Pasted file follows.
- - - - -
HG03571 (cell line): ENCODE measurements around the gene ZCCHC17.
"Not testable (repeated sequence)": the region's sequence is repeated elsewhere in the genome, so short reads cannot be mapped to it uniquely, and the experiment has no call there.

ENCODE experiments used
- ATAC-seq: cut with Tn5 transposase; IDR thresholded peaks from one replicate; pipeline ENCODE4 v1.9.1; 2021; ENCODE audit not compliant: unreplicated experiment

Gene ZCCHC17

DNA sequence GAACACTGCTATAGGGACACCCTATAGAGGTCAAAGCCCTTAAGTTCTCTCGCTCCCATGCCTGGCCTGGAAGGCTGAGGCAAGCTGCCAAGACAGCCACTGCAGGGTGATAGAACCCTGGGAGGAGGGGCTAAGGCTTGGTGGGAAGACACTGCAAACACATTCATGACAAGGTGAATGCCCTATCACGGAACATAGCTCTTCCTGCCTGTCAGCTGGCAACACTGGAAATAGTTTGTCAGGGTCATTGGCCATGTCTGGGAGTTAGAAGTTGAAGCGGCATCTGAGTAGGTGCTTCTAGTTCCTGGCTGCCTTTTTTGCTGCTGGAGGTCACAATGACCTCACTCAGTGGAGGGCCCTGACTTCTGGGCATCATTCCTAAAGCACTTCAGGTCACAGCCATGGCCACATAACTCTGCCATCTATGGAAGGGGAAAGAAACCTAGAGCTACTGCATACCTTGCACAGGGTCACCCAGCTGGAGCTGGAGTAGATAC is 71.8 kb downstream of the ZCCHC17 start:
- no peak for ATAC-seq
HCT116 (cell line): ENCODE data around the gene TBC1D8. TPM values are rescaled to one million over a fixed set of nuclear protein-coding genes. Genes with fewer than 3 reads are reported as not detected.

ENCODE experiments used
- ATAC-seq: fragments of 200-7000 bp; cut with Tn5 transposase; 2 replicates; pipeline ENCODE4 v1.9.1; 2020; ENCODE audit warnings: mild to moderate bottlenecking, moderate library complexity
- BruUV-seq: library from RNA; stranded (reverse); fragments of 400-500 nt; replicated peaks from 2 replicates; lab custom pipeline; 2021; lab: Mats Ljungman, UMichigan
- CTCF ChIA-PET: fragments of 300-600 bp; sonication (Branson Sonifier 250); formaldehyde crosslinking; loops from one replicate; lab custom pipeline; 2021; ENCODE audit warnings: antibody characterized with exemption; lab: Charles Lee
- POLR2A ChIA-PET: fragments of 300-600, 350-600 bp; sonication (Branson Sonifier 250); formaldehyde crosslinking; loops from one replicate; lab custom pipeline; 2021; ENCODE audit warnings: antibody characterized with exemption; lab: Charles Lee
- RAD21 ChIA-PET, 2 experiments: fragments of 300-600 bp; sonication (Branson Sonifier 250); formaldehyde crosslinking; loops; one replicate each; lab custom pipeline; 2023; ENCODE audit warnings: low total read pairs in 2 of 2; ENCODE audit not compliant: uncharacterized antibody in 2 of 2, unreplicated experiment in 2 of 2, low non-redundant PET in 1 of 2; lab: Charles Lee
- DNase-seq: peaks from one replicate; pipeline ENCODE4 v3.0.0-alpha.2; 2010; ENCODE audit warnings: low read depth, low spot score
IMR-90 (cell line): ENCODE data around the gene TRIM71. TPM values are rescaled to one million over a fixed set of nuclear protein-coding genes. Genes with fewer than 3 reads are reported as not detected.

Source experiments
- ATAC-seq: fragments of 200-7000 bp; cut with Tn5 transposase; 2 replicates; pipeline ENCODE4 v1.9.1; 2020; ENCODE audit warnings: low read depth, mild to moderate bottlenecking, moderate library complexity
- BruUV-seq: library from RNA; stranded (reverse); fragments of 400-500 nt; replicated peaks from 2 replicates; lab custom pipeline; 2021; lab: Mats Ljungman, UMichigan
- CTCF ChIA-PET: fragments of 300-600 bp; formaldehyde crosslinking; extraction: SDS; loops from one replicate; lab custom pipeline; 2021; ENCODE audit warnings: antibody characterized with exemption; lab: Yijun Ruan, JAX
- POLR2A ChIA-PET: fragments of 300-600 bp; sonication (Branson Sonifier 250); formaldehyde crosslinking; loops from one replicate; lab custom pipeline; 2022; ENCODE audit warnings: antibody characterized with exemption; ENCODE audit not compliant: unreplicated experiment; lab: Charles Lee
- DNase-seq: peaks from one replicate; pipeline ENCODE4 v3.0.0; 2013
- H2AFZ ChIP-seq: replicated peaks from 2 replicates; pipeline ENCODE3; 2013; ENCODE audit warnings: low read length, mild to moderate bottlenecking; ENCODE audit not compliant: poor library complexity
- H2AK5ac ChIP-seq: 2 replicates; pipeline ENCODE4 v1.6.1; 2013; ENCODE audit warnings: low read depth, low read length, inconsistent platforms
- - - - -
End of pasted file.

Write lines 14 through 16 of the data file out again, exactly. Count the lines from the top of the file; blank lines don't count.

- RAD21 ChIA-PET, 2 experiments: fragments of 300-600 bp; sonication (Branson Sonifier 250); formaldehyde crosslinking; loops; one replicate each; lab custom pipeline; 2023; ENCODE audit warnings: low total read pairs in 2 of 2; ENCODE audit not compliant: uncharacterized antibody in 2 of 2, unreplicated experiment in 2 of 2, low non-redundant PET in 1 of 2; lab: Charles Lee
- DNase-seq: peaks from one replicate; pipeline ENCODE4 v3.0.0-alpha.2; 2010; ENCODE audit warnings: low read depth, low spot score
IMR-90 (cell line): ENCODE data around the gene TRIM71. TPM values are rescaled to one million over a fixed set of nuclear protein-coding genes. Genes with fewer than 3 reads are reported as not detected.